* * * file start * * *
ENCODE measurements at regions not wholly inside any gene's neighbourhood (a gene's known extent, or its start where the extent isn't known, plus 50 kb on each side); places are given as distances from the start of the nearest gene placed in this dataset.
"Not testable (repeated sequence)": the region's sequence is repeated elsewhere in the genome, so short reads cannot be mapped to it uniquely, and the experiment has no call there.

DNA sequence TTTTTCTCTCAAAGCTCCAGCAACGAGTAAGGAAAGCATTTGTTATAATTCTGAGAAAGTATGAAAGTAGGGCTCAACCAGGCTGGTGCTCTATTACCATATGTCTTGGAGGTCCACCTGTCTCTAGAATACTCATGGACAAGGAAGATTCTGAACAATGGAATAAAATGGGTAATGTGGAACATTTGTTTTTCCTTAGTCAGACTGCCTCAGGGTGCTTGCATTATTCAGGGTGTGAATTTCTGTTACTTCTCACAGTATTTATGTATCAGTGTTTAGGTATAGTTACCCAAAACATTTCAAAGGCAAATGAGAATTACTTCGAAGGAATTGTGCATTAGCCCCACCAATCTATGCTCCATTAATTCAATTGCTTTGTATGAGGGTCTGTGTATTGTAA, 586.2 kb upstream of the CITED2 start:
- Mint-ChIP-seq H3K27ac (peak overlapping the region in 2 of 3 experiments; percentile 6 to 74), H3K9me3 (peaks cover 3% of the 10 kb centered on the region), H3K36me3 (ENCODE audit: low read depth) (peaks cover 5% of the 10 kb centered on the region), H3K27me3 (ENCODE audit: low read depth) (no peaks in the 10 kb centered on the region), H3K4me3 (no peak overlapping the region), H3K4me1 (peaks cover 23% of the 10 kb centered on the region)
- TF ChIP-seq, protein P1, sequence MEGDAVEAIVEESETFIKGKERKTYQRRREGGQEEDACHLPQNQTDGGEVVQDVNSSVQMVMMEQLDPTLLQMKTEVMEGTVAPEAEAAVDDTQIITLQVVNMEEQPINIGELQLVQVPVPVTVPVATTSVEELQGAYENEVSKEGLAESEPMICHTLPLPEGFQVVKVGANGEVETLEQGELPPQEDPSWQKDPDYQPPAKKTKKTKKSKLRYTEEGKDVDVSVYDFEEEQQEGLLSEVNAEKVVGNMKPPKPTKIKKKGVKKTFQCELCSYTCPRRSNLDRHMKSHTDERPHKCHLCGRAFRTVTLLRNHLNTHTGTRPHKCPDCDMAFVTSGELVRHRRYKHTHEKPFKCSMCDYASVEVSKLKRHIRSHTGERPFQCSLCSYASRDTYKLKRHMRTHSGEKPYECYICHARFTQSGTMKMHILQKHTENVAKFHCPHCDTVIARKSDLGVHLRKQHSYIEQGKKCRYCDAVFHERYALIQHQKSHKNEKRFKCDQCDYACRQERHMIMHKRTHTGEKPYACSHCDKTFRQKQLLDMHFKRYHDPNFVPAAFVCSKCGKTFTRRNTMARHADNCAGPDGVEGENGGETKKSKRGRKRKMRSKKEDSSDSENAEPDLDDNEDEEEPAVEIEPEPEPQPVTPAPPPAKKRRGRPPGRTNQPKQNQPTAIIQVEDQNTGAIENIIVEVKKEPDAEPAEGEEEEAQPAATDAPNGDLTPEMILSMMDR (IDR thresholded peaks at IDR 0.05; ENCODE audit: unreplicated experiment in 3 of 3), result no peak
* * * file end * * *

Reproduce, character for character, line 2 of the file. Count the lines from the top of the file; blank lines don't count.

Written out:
"Not testable (repeated sequence)": the region's sequence is repeated elsewhere in the genome, so short reads cannot be mapped to it uniquely, and the experiment has no call there.